Would you enthusiastically rehire every person on your team tomorrow, if given the choice?

If you immediately answered ‘no’ to that question (or hesitantly answered ‘yes’) with one or more people in mind, it’s time to reconsider why you’re keeping them around.

Perhaps I said that too lightly…it’s time to fire them tomorrow.

The team you build around yourself is the most important asset you can have.

I was working with a team last week that has someone on their team that everyone knows is the wrong person. She has a bad attitude, is bad at what she does, and loves gossiping and spreading rumors. But, she’s been with the company for over 20 years.

I posed this question to their leadership team “Would you be better off paying her salary and asking her not to come to work?”.

They thought about it for a second and unanimously agreed that they would.

In other words, they would be better off without her than with her, yet they continue to not only pay her, but let her come in and destroy the culture they’ve worked so hard to build.

While this seems mind-blowing, about a third of the teams I work with have at least one person on their team like this.

Usually, leaders who are hesitant to fire people they know are the wrong people on their team, give one of two excuses.

1. I don’t have time to rehire their position and I need someone in their position

2. I feel bad.

The problem is, the wrong people are costing you a lot more than you’re realizing. They’re wasting your money, stealing your time, killing your culture, and robbing you of the opportunity to replace them with a rockstar.

But if the paragraph above isn’t reason enough, here’s two things you should know to give you the confidence to fire the wrong people tomorrow.

1. By keeping the wrong people on your team, you are unintentionally penalizing everyone else on your team

You’re not the only one who notices they are not a cultural match or are bad at what they do. Everyone else on your team knows it too.

By allowing the wrong people to keep their job, everyone else is being penalized.

They’re fixing their mistakes, dealing with their bad attitude, doing more work than they should have to, or not being allowed to do their job well because of the distractions and incompetence around them.

Eventually, you’ll lose your best people by forcing them to work alongside of the wrong people if you’re too weak to fire them.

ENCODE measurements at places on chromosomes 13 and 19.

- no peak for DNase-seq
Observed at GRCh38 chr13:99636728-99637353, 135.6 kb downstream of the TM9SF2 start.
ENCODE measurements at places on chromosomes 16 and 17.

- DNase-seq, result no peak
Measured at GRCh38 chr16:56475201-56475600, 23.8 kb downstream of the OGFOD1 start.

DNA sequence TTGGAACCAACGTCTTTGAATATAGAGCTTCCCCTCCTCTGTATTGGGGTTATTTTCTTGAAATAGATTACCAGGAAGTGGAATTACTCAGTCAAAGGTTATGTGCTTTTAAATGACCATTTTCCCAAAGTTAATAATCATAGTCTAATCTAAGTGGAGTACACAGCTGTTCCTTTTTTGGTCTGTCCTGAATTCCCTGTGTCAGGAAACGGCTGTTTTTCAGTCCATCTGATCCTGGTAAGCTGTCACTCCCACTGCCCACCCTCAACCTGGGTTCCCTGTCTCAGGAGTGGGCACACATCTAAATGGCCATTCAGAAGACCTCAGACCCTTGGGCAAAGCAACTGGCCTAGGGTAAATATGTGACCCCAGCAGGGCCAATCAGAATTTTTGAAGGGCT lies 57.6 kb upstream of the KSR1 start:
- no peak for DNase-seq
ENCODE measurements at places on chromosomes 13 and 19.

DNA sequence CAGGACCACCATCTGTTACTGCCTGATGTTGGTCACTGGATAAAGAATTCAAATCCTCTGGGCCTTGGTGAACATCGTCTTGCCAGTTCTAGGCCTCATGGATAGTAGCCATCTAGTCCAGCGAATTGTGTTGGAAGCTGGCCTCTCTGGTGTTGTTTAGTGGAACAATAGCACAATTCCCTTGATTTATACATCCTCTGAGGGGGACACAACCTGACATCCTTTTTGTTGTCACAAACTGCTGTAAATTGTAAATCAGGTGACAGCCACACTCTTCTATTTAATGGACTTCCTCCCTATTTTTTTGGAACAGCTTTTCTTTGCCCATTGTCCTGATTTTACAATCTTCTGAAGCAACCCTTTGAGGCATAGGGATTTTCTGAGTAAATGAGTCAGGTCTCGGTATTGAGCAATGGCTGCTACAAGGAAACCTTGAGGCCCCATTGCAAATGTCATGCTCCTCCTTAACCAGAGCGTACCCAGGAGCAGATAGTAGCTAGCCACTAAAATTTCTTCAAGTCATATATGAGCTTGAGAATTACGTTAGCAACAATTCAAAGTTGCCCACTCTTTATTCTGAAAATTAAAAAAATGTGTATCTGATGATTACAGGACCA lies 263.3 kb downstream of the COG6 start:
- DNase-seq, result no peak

So don’t think of it as a question to keep or fire the wrong people on your team.

The real question is, ‘do you want to keep the wrong people and let your best people walk away, or do the right thing and fire the wrong people now?’

Reward the best people on your team by firing the people that you wouldn’t enthusiastically rehire tomorrow.

2. Firing someone is 48 hours of pain for a lifetime of freedom

Firing someone is rarely fun. Especially if they’ve been with the company forever, they have a family to provide for, they’ve had a rough year, or other circumstances that let your emotional side make decisions that you know are not best for the company.

The reality is that firing someone is really difficult for the 24 hours leading up to the conversation, and for 24 hours after the conversation.

After that, you’ll generally find a lot more peace in the decision and realize how much better off the business is with the wrong people being removed.

Your team around them will have a renewed sense of energy and focus.

You’ll start to realize how many things they were actually doing poorly and how much trouble they were causing.

You’ll wonder why you let your emotional side dominate such an important decision for so long.

And remember, just because you have to fire someone, doesn’t mean you can’t do it with empathy. Give them a generous severance, don’t tarnish their name when you announce it to the team, and/or help them find their next job.

I always say that getting the right team is like starting a retirement account. Only when you do it will you fully understand how small changes can have such a big impact, and you’ll wonder why you didn’t do it a lot sooner.